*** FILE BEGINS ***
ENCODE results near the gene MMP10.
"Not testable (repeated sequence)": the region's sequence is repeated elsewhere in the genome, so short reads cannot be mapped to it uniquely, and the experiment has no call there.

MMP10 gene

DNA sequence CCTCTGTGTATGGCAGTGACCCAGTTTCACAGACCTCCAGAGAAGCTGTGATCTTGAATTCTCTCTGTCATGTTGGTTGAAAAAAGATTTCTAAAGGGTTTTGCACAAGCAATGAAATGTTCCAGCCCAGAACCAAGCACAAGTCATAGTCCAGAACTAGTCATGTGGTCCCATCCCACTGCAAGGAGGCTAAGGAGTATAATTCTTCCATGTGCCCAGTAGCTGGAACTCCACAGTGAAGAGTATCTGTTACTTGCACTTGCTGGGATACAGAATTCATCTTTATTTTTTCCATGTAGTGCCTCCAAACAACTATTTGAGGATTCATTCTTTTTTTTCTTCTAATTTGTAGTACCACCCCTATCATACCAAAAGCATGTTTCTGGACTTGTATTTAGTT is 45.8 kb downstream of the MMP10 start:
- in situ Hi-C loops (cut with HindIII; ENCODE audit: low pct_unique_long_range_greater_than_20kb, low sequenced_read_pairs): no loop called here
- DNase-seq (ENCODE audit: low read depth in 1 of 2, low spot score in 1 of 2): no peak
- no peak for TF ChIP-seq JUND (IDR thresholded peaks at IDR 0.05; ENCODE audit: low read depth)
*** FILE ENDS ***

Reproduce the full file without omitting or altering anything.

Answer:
ENCODE results near the gene MMP10.
"Not testable (repeated sequence)": the region's sequence is repeated elsewhere in the genome, so short reads cannot be mapped to it uniquely, and the experiment has no call there.

MMP10 gene

DNA sequence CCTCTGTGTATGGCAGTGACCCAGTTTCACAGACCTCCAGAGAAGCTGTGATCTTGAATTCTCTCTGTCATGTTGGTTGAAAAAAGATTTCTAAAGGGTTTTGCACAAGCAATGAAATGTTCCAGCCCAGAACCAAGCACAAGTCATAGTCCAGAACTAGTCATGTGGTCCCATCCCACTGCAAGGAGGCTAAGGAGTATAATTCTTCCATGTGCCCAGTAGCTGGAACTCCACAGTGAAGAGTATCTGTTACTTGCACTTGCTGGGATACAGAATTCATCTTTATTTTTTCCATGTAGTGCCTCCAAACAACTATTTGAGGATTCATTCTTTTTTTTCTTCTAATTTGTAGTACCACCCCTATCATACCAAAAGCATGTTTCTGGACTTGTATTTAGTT is 45.8 kb downstream of the MMP10 start:
- in situ Hi-C loops (cut with HindIII; ENCODE audit: low pct_unique_long_range_greater_than_20kb, low sequenced_read_pairs): no loop called here
- DNase-seq (ENCODE audit: low read depth in 1 of 2, low spot score in 1 of 2): no peak
- no peak for TF ChIP-seq JUND (IDR thresholded peaks at IDR 0.05; ENCODE audit: low read depth)